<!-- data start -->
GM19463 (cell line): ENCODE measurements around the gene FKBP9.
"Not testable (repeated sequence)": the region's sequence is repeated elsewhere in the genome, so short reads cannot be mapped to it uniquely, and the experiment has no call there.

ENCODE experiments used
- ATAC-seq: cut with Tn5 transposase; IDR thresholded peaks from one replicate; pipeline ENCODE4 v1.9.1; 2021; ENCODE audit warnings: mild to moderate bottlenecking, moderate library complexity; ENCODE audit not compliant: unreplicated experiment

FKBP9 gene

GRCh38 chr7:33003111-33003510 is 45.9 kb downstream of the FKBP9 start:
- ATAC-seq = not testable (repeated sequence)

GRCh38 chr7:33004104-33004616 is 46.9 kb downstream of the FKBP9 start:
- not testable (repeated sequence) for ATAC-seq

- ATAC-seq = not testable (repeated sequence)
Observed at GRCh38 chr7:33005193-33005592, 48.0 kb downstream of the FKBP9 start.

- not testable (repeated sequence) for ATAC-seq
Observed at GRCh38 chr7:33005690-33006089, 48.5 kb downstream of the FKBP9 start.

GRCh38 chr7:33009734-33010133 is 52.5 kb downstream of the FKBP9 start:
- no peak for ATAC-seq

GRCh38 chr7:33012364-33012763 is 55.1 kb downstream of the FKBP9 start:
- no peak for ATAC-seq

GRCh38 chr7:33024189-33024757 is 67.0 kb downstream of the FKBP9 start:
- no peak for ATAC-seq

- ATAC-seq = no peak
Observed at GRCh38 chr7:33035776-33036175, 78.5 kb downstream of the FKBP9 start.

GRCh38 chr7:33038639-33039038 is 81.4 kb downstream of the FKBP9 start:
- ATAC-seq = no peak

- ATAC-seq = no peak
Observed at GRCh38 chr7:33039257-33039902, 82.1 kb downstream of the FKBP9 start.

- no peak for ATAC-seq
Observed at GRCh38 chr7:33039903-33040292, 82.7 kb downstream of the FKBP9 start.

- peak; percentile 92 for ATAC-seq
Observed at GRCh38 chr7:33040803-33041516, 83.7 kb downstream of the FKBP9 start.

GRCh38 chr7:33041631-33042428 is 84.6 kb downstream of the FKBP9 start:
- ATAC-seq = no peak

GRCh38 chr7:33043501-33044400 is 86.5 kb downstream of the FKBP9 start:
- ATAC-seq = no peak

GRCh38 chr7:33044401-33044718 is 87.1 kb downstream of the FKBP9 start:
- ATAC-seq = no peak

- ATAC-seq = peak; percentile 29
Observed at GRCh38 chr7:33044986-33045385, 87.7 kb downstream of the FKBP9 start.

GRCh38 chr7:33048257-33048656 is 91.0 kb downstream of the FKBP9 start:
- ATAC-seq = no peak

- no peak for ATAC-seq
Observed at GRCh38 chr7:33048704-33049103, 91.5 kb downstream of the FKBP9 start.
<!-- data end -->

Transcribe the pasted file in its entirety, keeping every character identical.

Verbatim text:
GM19463 (cell line): ENCODE measurements around the gene FKBP9.
"Not testable (repeated sequence)": the region's sequence is repeated elsewhere in the genome, so short reads cannot be mapped to it uniquely, and the experiment has no call there.

ENCODE experiments used
- ATAC-seq: cut with Tn5 transposase; IDR thresholded peaks from one replicate; pipeline ENCODE4 v1.9.1; 2021; ENCODE audit warnings: mild to moderate bottlenecking, moderate library complexity; ENCODE audit not compliant: unreplicated experiment

FKBP9 gene

GRCh38 chr7:33003111-33003510 is 45.9 kb downstream of the FKBP9 start:
- ATAC-seq = not testable (repeated sequence)

GRCh38 chr7:33004104-33004616 is 46.9 kb downstream of the FKBP9 start:
- not testable (repeated sequence) for ATAC-seq

- ATAC-seq = not testable (repeated sequence)
Observed at GRCh38 chr7:33005193-33005592, 48.0 kb downstream of the FKBP9 start.

- not testable (repeated sequence) for ATAC-seq
Observed at GRCh38 chr7:33005690-33006089, 48.5 kb downstream of the FKBP9 start.

GRCh38 chr7:33009734-33010133 is 52.5 kb downstream of the FKBP9 start:
- no peak for ATAC-seq

GRCh38 chr7:33012364-33012763 is 55.1 kb downstream of the FKBP9 start:
- no peak for ATAC-seq

GRCh38 chr7:33024189-33024757 is 67.0 kb downstream of the FKBP9 start:
- no peak for ATAC-seq

- ATAC-seq = no peak
Observed at GRCh38 chr7:33035776-33036175, 78.5 kb downstream of the FKBP9 start.

GRCh38 chr7:33038639-33039038 is 81.4 kb downstream of the FKBP9 start:
- ATAC-seq = no peak

- ATAC-seq = no peak
Observed at GRCh38 chr7:33039257-33039902, 82.1 kb downstream of the FKBP9 start.

- no peak for ATAC-seq
Observed at GRCh38 chr7:33039903-33040292, 82.7 kb downstream of the FKBP9 start.

- peak; percentile 92 for ATAC-seq
Observed at GRCh38 chr7:33040803-33041516, 83.7 kb downstream of the FKBP9 start.

GRCh38 chr7:33041631-33042428 is 84.6 kb downstream of the FKBP9 start:
- ATAC-seq = no peak

GRCh38 chr7:33043501-33044400 is 86.5 kb downstream of the FKBP9 start:
- ATAC-seq = no peak

GRCh38 chr7:33044401-33044718 is 87.1 kb downstream of the FKBP9 start:
- ATAC-seq = no peak

- ATAC-seq = peak; percentile 29
Observed at GRCh38 chr7:33044986-33045385, 87.7 kb downstream of the FKBP9 start.

GRCh38 chr7:33048257-33048656 is 91.0 kb downstream of the FKBP9 start:
- ATAC-seq = no peak

- no peak for ATAC-seq
Observed at GRCh38 chr7:33048704-33049103, 91.5 kb downstream of the FKBP9 start.